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Unformatted text preview: Ryan Bloms Chapter 2 Essay Psychology 101 September 28, 2007 Splitting the Brain The human brain has two halves, called cerebral hemispheres, which usually work together to produce actions and thought. The brain can have glitches in it though that makes it not work properly; this is the case for people who have epilepsy. In a classic operation for severe cases of epilepsy, doctors sever the corpus callosum, or in other words they split the brain. The corpus callosum is the millions of neural fibers which connect the two hemispheres of the brain. I found this part of the chapter particularly interesting because of what happens to the patient after the surgery; how they act differently now that their two halves of their brain aren’t working together. The split-brain patient seems to have two minds. What the left brain learns and thinks is unknown to the right brain, and vice versa. By observing the performance of split-brain patients researchers have learned about the individual characteristics of the right and left hemispheres of...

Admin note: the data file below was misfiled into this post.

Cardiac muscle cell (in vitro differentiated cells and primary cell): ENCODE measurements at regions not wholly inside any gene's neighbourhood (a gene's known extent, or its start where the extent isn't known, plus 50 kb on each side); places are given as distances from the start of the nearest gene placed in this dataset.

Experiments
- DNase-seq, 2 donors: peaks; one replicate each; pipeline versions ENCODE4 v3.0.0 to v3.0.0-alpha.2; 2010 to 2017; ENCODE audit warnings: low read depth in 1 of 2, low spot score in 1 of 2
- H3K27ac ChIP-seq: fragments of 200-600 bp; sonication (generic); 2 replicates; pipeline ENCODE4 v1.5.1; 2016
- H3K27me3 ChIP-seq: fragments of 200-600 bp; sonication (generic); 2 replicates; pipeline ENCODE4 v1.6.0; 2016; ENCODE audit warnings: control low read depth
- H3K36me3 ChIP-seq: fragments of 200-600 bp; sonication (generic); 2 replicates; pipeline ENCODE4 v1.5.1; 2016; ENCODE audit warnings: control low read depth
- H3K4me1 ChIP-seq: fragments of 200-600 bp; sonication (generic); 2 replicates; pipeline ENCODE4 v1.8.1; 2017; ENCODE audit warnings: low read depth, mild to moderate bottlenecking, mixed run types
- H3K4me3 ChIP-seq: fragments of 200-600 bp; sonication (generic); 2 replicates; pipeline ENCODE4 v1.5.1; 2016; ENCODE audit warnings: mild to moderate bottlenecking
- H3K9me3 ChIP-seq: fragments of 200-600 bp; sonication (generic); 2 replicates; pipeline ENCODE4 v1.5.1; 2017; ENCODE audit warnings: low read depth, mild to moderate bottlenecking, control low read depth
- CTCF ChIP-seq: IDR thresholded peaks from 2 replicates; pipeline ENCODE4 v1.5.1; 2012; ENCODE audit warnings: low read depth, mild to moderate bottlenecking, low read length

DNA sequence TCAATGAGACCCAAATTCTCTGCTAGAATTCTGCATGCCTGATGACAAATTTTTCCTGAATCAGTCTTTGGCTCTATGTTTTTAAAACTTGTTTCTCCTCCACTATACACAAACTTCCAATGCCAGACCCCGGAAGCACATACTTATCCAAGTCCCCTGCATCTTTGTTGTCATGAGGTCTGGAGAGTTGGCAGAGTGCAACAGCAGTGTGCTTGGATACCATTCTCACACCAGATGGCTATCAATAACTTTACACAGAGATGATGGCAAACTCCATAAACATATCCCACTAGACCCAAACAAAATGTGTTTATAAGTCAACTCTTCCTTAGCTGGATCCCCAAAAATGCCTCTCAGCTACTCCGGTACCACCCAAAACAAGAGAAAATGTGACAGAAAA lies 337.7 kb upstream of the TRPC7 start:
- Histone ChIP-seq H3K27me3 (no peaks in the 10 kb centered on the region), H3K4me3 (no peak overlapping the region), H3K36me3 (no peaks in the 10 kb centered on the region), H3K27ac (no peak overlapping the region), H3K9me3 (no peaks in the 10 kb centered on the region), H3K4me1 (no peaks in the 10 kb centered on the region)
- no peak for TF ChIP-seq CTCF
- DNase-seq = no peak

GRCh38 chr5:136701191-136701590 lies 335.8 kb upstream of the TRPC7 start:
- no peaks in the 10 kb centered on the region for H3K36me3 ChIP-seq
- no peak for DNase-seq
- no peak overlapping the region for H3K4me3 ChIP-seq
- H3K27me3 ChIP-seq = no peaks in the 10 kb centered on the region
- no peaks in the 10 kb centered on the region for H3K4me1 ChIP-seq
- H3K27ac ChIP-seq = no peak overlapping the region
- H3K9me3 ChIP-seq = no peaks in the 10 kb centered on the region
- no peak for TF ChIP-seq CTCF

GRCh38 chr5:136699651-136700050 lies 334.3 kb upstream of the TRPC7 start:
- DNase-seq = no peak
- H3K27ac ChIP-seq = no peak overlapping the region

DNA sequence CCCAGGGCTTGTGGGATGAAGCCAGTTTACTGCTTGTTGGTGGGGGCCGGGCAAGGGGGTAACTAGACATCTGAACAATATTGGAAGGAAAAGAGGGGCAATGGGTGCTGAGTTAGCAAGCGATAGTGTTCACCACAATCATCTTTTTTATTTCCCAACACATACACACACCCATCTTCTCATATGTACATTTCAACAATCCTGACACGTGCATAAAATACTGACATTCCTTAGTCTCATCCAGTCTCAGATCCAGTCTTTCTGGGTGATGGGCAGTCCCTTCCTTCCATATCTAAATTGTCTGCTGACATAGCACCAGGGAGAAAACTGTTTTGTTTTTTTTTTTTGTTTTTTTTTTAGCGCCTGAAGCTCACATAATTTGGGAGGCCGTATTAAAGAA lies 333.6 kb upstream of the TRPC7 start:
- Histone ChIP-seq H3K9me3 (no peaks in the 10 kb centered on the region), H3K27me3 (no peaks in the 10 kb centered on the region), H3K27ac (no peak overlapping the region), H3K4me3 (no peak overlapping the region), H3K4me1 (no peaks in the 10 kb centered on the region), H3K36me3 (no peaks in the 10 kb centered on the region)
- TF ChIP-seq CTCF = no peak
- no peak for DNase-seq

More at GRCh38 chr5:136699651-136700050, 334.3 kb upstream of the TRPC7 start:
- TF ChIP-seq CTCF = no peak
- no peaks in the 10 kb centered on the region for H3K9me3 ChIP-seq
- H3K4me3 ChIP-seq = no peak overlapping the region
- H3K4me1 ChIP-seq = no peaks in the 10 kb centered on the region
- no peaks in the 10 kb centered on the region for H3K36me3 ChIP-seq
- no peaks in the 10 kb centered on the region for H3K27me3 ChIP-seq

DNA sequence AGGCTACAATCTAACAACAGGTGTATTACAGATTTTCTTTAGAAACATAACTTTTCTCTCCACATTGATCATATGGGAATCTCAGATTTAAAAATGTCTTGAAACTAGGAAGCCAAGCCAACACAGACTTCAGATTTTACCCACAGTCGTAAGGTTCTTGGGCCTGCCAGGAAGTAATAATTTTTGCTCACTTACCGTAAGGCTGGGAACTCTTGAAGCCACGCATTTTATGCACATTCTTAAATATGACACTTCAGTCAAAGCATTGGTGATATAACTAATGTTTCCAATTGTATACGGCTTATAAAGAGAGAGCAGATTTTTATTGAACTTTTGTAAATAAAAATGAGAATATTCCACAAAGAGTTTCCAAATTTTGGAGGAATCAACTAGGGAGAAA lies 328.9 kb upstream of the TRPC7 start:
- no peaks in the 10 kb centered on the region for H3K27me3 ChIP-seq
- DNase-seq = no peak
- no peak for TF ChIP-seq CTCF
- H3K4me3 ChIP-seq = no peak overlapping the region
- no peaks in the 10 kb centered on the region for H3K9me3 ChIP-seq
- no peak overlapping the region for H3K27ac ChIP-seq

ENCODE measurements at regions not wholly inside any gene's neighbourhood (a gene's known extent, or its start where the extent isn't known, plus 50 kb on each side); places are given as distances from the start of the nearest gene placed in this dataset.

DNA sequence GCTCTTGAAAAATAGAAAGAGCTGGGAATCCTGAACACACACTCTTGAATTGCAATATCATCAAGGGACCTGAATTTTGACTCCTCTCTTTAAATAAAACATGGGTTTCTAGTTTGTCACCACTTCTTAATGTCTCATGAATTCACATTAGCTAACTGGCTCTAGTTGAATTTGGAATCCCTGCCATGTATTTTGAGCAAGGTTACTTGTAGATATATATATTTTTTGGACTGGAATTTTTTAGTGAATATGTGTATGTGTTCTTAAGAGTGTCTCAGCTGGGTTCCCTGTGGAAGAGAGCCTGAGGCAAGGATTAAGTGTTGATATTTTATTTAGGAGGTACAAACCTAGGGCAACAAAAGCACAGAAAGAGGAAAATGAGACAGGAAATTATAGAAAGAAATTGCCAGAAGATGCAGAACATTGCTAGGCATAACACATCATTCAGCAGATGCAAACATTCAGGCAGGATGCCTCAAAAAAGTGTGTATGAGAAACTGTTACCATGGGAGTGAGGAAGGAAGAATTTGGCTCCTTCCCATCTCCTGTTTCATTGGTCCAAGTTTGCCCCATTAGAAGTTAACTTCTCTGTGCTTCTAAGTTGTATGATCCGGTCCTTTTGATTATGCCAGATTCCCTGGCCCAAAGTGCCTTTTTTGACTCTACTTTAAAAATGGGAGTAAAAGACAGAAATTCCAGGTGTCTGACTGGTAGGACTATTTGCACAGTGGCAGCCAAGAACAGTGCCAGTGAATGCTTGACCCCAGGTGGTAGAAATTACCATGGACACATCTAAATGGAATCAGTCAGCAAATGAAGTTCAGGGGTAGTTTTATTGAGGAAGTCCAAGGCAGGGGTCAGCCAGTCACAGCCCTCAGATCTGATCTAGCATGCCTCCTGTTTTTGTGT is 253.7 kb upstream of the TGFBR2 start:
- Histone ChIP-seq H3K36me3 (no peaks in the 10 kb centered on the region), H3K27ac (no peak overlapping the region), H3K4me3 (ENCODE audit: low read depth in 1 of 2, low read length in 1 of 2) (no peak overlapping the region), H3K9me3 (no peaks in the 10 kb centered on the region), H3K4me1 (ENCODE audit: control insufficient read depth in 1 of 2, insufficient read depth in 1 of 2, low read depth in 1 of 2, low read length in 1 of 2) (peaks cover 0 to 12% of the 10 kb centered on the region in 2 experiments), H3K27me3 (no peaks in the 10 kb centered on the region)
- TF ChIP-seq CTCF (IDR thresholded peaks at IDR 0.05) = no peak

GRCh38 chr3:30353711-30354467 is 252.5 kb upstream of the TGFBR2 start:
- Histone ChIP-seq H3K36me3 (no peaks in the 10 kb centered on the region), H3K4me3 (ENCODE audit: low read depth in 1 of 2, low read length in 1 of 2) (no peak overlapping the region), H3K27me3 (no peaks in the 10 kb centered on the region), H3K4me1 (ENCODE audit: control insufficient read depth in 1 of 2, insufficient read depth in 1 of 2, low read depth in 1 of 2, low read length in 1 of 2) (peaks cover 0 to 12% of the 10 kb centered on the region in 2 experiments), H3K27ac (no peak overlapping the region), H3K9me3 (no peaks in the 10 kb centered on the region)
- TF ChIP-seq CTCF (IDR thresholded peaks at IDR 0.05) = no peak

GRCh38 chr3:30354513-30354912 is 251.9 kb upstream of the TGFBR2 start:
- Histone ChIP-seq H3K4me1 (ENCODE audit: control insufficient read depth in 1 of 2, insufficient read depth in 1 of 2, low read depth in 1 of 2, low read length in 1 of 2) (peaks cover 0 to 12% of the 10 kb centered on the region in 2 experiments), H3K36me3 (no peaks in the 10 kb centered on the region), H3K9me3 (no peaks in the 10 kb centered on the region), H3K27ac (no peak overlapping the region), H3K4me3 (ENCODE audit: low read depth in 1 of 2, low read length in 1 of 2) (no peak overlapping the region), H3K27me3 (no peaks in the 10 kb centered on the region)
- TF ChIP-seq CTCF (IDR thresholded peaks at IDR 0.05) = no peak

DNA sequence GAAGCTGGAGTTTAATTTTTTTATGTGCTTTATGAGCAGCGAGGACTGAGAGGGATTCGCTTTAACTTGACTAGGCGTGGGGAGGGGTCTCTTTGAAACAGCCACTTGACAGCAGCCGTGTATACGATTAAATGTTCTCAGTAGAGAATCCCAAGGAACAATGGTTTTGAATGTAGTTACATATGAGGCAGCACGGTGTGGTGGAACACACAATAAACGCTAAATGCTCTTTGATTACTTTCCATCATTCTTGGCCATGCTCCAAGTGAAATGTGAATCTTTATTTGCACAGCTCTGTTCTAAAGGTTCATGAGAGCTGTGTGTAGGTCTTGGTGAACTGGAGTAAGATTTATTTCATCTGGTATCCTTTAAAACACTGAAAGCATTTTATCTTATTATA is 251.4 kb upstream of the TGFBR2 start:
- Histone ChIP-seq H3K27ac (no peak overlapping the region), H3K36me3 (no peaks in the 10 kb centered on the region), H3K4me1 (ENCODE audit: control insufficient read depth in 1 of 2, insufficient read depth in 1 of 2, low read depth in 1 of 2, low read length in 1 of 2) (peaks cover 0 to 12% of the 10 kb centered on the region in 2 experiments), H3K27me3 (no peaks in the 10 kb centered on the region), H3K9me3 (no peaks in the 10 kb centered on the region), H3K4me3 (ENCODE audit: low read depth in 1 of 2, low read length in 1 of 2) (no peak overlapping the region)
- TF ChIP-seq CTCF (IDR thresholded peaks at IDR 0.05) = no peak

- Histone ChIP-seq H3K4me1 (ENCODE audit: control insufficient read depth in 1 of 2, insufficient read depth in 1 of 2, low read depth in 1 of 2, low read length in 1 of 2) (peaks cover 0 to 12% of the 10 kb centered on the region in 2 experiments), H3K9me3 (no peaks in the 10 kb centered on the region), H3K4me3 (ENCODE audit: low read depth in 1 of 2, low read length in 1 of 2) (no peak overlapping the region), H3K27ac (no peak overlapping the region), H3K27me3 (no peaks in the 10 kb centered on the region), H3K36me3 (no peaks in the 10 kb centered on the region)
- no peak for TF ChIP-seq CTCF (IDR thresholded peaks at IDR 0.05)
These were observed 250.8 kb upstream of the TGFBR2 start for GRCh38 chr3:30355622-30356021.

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- Fall '07
- Psychology, Michael Gazzaniga, Lateralization of brain function, Split-brain, Roger Sperry